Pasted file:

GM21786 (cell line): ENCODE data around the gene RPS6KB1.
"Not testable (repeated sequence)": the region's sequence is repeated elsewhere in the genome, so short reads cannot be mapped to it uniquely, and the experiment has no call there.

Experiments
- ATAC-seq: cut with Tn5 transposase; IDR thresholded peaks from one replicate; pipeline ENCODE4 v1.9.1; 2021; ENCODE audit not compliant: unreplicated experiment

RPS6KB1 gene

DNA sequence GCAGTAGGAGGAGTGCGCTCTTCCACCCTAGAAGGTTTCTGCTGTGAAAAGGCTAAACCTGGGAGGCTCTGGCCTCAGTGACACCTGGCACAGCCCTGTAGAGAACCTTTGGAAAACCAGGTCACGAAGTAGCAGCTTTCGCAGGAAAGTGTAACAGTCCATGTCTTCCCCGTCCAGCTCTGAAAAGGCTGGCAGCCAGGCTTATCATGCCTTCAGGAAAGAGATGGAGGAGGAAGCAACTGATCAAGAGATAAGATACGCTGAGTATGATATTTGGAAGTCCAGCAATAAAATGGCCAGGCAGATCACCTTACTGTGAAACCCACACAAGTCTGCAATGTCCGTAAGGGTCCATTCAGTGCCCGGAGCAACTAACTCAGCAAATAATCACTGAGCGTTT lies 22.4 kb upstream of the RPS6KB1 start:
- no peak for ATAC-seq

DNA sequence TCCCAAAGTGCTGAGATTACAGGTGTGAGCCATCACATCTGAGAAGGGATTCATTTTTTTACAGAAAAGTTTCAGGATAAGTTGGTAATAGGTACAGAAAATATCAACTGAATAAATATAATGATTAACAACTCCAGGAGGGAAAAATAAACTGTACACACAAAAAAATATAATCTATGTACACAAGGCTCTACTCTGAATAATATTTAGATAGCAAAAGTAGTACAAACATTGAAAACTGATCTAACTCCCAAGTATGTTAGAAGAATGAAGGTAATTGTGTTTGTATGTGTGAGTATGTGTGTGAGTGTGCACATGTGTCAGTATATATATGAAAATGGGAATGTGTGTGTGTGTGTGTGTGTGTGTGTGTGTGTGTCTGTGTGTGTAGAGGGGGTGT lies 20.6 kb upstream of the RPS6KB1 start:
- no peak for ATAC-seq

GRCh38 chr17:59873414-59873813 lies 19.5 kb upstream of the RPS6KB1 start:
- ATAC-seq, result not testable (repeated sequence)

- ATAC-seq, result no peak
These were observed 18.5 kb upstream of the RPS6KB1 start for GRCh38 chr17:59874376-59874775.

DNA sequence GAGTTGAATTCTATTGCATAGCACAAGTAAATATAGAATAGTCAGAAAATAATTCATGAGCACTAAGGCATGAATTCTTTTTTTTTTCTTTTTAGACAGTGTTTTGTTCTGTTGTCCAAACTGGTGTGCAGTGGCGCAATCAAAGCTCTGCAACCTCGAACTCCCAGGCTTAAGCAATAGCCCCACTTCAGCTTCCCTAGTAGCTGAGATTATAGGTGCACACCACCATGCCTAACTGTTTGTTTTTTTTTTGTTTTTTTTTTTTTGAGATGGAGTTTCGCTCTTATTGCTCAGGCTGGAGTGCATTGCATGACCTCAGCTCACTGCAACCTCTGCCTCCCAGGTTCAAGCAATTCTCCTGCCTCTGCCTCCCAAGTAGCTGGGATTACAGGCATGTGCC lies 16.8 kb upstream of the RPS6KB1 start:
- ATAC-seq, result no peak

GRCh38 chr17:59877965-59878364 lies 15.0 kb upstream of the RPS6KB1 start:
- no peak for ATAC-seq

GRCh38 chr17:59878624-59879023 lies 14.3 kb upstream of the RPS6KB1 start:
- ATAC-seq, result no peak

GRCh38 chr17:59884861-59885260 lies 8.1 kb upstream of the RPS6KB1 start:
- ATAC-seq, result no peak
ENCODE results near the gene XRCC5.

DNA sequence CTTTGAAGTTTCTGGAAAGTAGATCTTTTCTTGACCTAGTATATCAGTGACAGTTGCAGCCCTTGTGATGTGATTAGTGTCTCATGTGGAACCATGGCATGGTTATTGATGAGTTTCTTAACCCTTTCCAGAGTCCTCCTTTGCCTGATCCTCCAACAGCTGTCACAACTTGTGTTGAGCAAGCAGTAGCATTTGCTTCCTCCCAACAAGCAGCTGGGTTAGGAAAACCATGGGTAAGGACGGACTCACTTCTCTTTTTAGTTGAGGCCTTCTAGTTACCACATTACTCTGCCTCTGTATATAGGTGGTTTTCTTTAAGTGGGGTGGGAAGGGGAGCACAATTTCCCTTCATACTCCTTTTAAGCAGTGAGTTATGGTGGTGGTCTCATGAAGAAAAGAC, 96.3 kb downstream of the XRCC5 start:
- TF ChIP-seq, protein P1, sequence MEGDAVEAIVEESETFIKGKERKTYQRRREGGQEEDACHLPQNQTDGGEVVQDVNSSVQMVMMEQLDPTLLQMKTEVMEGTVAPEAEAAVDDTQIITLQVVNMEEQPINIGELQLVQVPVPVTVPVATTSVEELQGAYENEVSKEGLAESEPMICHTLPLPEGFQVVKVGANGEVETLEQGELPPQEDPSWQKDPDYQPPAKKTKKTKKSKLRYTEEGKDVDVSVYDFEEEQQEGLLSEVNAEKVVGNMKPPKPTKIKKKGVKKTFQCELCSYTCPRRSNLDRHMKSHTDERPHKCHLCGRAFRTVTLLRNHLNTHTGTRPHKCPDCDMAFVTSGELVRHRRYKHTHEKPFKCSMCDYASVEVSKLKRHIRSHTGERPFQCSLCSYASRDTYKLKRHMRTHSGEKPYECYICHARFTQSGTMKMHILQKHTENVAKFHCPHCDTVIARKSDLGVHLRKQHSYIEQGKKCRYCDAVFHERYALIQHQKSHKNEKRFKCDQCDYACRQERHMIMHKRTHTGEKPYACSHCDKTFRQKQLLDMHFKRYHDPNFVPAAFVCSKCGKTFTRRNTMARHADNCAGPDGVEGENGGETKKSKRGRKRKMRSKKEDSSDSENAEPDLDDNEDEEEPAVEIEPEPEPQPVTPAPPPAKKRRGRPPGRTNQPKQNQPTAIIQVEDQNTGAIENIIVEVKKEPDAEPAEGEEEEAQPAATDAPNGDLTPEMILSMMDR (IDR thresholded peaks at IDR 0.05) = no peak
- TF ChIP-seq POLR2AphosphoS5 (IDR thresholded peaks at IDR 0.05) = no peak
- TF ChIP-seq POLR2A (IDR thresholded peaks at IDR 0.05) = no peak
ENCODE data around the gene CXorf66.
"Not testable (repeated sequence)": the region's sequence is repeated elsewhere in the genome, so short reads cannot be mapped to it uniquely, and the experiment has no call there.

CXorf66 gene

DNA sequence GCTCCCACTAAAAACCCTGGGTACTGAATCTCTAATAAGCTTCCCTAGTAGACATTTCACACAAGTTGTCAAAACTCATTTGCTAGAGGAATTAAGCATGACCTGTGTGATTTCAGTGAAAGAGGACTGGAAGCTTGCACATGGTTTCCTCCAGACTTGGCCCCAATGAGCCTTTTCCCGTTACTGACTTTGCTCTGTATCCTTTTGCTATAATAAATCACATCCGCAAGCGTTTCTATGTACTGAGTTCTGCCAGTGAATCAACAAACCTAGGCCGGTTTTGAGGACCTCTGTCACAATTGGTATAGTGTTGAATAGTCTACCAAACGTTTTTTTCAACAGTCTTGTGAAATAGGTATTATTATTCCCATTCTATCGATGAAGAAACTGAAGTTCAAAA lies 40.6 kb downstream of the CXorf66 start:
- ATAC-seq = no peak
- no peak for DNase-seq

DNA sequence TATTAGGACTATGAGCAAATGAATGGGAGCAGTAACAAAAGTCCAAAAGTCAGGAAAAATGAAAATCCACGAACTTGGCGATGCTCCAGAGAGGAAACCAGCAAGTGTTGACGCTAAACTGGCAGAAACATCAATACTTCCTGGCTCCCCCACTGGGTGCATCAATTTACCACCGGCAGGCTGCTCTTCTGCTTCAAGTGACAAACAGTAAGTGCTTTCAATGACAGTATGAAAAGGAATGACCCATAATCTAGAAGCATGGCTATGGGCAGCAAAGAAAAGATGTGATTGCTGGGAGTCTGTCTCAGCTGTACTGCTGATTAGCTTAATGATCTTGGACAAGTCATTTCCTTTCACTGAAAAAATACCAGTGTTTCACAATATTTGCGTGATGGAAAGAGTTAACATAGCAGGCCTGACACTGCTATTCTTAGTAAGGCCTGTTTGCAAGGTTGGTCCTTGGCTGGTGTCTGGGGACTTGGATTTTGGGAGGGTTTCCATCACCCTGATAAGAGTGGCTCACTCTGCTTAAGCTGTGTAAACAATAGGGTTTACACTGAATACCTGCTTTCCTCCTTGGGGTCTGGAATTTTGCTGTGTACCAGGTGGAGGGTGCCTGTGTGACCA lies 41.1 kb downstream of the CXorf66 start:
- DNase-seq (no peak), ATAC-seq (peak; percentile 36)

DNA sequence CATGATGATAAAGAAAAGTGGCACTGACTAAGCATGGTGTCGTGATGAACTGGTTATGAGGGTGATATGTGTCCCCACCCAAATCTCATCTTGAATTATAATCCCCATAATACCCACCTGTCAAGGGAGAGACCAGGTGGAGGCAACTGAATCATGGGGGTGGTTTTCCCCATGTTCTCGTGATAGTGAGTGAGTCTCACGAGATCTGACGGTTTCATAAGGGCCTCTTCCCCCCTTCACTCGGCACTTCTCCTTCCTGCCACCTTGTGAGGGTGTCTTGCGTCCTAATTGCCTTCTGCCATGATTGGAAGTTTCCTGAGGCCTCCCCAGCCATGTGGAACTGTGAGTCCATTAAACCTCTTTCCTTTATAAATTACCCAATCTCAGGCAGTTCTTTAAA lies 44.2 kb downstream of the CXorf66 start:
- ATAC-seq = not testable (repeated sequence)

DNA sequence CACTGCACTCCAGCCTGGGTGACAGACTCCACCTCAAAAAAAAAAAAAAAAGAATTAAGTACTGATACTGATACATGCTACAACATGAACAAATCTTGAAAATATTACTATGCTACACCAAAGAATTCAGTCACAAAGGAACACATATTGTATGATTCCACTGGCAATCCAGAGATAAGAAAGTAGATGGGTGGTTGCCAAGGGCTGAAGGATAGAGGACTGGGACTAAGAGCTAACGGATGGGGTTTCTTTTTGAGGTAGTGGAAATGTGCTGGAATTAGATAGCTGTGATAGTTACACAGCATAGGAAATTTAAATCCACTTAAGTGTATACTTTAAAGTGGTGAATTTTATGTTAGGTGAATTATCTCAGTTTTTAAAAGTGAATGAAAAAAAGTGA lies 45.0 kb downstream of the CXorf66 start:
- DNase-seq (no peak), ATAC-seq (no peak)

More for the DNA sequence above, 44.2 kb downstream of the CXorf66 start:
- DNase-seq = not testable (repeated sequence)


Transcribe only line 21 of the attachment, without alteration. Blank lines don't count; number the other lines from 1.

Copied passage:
- ATAC-seq, result no peak